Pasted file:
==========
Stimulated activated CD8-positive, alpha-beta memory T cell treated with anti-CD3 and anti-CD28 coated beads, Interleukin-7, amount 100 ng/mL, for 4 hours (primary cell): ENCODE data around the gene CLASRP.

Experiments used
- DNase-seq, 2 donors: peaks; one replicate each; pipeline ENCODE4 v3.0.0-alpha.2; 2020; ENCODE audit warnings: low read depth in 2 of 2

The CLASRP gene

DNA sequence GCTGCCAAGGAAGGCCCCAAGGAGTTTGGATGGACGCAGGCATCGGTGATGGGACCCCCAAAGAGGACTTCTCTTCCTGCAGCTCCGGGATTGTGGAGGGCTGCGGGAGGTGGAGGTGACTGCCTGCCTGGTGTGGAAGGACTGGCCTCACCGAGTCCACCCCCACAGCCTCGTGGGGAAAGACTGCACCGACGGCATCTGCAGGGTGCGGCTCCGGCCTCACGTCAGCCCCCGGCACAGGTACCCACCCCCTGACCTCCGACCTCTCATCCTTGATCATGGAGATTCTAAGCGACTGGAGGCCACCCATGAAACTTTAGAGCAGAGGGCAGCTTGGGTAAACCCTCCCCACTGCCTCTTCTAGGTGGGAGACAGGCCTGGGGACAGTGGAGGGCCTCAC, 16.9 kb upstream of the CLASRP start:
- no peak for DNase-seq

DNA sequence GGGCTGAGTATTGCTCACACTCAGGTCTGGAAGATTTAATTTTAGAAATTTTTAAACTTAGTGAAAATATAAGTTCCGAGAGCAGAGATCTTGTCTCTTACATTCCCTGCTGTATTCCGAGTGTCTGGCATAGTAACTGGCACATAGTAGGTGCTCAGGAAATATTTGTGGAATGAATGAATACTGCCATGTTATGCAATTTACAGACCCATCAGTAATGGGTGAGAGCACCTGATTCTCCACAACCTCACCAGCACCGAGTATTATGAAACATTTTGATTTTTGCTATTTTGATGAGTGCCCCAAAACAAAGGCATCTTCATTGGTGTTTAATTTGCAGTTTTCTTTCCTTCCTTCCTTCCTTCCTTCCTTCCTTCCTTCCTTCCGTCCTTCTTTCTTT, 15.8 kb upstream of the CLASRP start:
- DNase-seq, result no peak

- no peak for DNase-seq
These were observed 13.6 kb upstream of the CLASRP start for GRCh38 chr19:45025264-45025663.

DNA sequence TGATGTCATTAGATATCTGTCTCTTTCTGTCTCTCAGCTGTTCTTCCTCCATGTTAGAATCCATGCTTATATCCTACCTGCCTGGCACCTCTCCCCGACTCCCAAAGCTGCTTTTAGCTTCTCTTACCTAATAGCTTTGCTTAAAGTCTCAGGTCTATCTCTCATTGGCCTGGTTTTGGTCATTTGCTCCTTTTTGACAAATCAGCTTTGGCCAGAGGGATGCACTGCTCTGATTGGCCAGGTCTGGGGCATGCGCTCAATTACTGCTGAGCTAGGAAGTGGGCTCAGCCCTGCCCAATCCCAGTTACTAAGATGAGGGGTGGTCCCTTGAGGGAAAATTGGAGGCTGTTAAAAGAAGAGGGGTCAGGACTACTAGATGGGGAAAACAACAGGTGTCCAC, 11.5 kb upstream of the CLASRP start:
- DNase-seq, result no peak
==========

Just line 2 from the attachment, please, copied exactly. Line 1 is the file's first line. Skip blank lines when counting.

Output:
Experiments used